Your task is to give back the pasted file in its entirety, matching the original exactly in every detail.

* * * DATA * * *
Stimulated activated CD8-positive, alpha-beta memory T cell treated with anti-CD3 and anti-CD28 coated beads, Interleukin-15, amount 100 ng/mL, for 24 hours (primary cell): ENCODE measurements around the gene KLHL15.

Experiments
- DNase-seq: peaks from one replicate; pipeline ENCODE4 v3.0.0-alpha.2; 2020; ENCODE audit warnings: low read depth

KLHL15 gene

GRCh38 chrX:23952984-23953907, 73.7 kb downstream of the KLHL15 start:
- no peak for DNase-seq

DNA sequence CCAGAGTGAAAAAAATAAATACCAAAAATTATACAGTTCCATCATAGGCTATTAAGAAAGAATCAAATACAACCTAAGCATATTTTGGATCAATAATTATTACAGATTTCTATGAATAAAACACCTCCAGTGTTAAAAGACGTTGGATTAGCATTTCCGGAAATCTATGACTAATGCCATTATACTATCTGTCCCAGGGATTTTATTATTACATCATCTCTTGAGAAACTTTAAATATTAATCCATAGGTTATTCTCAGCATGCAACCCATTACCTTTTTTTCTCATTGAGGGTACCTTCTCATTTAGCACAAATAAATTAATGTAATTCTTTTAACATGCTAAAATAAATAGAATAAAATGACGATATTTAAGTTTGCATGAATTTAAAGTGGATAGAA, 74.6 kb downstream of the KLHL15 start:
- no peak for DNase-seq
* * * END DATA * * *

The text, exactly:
Stimulated activated CD8-positive, alpha-beta memory T cell treated with anti-CD3 and anti-CD28 coated beads, Interleukin-15, amount 100 ng/mL, for 24 hours (primary cell): ENCODE measurements around the gene KLHL15.

Experiments
- DNase-seq: peaks from one replicate; pipeline ENCODE4 v3.0.0-alpha.2; 2020; ENCODE audit warnings: low read depth

KLHL15 gene

GRCh38 chrX:23952984-23953907, 73.7 kb downstream of the KLHL15 start:
- no peak for DNase-seq

DNA sequence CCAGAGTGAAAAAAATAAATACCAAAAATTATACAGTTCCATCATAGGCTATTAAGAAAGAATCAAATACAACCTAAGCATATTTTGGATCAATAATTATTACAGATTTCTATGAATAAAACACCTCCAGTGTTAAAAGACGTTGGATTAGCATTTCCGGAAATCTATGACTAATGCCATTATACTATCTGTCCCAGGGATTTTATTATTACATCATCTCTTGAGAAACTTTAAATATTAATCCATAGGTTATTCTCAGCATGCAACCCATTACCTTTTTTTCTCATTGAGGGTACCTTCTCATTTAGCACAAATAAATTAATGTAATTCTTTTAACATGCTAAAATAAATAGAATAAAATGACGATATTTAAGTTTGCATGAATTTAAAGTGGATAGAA, 74.6 kb downstream of the KLHL15 start:
- no peak for DNase-seq